If you’re a horror fan, then The Disappointments Room probably isn’t for you. If you’re a copywriter, then you probably already recognize it as a gold mine. As a combo spooky-house flick and psychological thriller, it’s neither spooky nor thrilling. That title, though. It’s a ready-made critique on the film’s quality – or lack thereof – and it gives rise to endless variants on the theme of “this movie is so bad it turns whatever room you’re watching it in into a disappointing room.”
While the title may be to poke fun at, the concept that inspired it is a real downer. We learn via middle-of-the-game info-dump that it refers to a secret room where “noble” families hid away children they deemed disappointments, usually due to a disability or deformity. One such room is hidden in the attic of the country mansion our protagonists Dana (Kate Beckinsale), her husband and their young son move into to escape a family tragedy. The nature of this tragedy is revealed slowly, and, when combined with the strange activity seemingly emanating from the room upstairs, it gives rise to the familiar question of: Are the ghosts in Dana’s head or are they the real deal?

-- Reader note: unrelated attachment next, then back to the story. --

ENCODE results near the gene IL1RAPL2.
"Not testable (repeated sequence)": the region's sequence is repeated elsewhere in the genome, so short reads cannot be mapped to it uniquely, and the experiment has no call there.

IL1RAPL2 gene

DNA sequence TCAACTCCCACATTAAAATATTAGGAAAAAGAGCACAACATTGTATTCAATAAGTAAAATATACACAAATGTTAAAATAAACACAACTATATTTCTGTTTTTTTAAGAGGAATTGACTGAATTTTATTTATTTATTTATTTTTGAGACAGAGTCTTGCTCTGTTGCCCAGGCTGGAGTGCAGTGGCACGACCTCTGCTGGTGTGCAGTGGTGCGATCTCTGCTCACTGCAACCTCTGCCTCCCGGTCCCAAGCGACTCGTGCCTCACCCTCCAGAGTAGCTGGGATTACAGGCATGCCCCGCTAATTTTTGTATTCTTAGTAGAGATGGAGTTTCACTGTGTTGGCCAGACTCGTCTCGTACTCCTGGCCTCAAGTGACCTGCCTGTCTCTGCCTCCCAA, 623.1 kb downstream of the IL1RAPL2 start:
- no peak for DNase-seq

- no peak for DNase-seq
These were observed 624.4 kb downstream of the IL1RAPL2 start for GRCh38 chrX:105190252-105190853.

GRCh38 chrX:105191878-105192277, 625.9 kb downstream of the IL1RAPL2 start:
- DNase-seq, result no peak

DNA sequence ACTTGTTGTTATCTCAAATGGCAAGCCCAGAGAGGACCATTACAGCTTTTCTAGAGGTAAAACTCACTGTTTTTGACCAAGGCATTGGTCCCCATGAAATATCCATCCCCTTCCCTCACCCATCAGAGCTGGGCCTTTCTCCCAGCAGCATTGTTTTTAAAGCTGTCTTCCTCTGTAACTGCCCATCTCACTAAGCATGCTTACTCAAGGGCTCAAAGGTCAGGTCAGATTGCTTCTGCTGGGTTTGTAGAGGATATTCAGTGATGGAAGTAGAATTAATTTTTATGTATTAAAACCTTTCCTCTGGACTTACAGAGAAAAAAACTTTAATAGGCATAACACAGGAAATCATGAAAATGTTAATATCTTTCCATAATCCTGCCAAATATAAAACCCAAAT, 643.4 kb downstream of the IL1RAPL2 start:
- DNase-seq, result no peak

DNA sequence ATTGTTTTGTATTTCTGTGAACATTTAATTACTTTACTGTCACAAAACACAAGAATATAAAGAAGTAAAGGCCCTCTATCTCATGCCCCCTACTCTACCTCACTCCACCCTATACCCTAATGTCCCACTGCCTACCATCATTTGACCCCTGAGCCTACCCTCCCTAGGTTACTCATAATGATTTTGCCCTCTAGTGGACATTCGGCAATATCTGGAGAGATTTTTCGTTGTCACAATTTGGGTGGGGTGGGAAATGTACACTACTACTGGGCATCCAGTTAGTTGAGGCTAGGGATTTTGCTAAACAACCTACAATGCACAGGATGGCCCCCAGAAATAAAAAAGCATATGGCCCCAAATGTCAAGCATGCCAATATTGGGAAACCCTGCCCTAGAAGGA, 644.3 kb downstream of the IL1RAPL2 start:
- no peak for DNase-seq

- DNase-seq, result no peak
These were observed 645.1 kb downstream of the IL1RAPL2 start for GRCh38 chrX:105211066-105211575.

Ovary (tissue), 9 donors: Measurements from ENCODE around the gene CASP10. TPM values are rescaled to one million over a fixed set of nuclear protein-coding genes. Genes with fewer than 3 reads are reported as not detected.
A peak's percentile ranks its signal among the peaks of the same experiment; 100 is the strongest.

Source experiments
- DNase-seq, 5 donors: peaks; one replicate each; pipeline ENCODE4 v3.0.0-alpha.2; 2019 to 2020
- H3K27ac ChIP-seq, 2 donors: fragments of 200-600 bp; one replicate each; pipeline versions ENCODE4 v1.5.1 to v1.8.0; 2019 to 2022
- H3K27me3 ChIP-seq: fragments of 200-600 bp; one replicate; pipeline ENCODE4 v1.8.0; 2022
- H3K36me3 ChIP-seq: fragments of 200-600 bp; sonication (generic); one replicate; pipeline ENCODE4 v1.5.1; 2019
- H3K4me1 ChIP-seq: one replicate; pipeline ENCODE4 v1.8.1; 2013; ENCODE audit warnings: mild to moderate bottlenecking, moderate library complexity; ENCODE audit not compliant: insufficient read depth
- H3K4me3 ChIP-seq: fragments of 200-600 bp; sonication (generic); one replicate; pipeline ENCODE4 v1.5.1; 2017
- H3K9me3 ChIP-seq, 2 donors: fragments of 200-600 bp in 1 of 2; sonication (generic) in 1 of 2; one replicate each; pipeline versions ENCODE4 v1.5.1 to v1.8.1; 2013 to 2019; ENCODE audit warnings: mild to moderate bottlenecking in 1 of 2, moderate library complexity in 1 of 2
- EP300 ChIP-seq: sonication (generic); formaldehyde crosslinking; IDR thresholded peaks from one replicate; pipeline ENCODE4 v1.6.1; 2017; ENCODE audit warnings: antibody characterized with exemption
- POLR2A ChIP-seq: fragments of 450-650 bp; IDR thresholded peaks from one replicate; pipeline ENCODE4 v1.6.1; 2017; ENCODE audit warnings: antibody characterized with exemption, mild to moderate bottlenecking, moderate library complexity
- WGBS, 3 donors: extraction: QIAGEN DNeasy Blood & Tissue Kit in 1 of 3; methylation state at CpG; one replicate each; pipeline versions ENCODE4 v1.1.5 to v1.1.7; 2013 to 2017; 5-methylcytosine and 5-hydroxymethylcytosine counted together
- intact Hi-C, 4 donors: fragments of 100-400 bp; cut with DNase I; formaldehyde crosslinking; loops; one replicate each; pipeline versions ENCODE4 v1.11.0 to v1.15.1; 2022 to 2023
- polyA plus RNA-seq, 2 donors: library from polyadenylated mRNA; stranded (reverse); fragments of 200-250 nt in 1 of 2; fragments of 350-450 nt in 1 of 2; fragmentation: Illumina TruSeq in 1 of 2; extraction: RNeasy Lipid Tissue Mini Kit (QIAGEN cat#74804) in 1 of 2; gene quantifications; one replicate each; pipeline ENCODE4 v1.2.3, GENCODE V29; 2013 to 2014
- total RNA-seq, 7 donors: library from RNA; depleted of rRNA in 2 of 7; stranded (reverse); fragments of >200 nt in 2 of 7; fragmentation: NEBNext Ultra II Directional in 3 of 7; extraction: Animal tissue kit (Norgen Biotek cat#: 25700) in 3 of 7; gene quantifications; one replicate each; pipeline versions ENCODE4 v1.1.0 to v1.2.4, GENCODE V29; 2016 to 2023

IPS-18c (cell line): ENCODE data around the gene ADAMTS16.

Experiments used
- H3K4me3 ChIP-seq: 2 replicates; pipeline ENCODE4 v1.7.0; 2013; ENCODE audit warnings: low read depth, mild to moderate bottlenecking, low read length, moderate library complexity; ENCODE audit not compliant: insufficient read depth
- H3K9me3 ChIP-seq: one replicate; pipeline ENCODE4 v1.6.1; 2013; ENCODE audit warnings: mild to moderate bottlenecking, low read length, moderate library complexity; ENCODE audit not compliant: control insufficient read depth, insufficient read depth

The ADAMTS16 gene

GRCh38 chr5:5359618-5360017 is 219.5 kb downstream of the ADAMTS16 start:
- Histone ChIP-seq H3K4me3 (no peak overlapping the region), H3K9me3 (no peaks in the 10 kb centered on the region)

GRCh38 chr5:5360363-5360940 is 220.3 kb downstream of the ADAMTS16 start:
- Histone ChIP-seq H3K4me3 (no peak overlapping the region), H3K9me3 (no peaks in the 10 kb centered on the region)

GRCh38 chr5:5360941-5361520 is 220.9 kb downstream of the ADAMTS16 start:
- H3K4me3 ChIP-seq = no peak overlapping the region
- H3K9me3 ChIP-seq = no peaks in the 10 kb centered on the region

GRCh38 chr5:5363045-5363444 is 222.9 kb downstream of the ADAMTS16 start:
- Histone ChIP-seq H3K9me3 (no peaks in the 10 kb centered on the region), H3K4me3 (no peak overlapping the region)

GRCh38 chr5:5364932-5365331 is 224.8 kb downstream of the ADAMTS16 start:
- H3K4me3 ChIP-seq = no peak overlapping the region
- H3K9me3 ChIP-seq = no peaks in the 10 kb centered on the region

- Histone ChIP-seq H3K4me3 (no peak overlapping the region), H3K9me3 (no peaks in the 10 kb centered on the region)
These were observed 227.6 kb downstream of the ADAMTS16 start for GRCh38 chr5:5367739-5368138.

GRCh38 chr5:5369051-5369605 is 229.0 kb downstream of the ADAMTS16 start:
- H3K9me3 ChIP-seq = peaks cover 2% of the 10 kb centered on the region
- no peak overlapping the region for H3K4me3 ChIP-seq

That feeling of familiarity is a constant one in The Disappointments Room. Little of the movie feels fresh or new as it borrows plot devices liberally from other, better films in its paranormal subgenre. Some of this – e.g., the short, high-voiced archivist who knows the history of Dana’s house and name drops Poltergeist to boot – is clearly done with a wink. Other parts, like the hidden room, ghosts bearing messages, and grown-over backyard graves, feel strictly unimaginative.
Even though it clocks in at just over 70 minutes of actual movie time, The Disappointments Room seems stretched. Perhaps the most egregious example of this is Ben (Lucas Till), a handyman who shows up under the pretense of helping Dana fix up the house, but who mostly just sexually harasses her. You could excise him and the long, smoldering conversations he has with Dana and the movie’s plot wouldn’t be remotely affected. Although, doing so would slide the already-brief film closer to cinematic novella status.
Despite a few interesting set-ups – those two mirrors creepily facing each other at the bottom of the stairs – there’s not enough going on in The Disappointments Room, original or otherwise. It’s another movie where a vaguely likeable cast moves in to an old house, sanities are questioned, and mysteries are gradually unwound in exactly the ways we’ve all come to expect.